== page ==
Review

Restless Continent – Aja Couchois Duncan

The speaker, a person split between Ojibwe and European lineages, is uninterested in narratives that paint the colonization of the North American continent as a sentimental tale of innocence lost and civilization found. How would the earth remember?

Inherited Disorders – Adam Ehrlich Sachs

An inheritance, then, is just another way by which fathers and sons disappoint and misunderstand each other.

The Young Bride – Alessandro Baricco

This novel is a captivating, fable-like story about a family that lives each day the same as the last in order to suspend the passage of time. It is a quirky, beautiful, and warmly humorous reflection on how the fear of our own mortality affects the way that we live our lives.

Three New Story Collections, Five Ways

Mainly I want you to finish the review thinking things like, Hm, maybe I should read that book, or Maybe I won’t read it, but at least I have a clear sense of it! (And, most important of all, Wow, that guy knows a lot about the New York Mets!)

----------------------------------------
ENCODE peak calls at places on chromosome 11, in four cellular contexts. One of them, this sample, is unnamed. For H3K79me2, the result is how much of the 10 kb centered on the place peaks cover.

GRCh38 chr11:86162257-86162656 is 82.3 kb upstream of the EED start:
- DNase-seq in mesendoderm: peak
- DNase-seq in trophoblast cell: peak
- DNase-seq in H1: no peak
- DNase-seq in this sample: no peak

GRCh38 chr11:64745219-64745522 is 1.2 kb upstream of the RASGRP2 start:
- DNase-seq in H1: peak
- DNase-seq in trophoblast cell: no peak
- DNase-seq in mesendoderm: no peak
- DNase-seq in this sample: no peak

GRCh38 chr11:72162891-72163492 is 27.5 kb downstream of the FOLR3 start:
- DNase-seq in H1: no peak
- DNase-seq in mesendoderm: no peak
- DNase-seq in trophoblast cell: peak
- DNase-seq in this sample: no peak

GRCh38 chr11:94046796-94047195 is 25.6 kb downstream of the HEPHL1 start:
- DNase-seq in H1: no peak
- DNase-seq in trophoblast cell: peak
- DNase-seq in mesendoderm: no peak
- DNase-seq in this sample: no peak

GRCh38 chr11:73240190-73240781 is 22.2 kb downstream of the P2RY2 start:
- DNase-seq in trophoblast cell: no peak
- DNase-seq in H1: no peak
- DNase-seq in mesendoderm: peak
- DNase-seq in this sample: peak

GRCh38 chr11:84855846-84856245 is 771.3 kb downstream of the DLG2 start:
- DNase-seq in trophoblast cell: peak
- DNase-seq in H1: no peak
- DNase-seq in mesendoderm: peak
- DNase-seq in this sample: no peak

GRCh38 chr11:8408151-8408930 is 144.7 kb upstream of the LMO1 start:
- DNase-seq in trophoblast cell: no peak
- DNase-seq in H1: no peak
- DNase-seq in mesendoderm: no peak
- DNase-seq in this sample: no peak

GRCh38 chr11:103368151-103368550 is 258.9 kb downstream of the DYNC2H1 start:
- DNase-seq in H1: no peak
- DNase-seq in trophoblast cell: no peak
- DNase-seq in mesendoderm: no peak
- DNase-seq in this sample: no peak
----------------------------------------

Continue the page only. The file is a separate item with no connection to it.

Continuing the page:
Mischling – Affinity Konar

What really saves MISCHLING is Konar’s astonishing lyricism. Against Adorno’s statement, here there is poetry in everything.

Describing the Past – Ghassan Zaqtan

And I do not mean to elide that these stories are Palestinian, as is the loss they both recall and presage.

Aloha / irish trees – Eileen Myles

A record of attempts at articulation.

I Hate the Internet – Jarett Kobek

This book, a paperback novel published by a small press that features several typos, sits outside this circuit of communication, but at what cost?

Vertigo – Joanna Walsh

Beautiful, precise and insightful, Walsh’s autofictions muse on life’s imperfection while insisting on liberation through the defiant and naked voicing of the truth of the self pinned at a point in time.

The Service Porch – Fred Moten

Moten’s poetry crafts a situation in which the melody stays hidden. He never plays the head of the composition, even if he alludes to the conceptual sphere of the movement.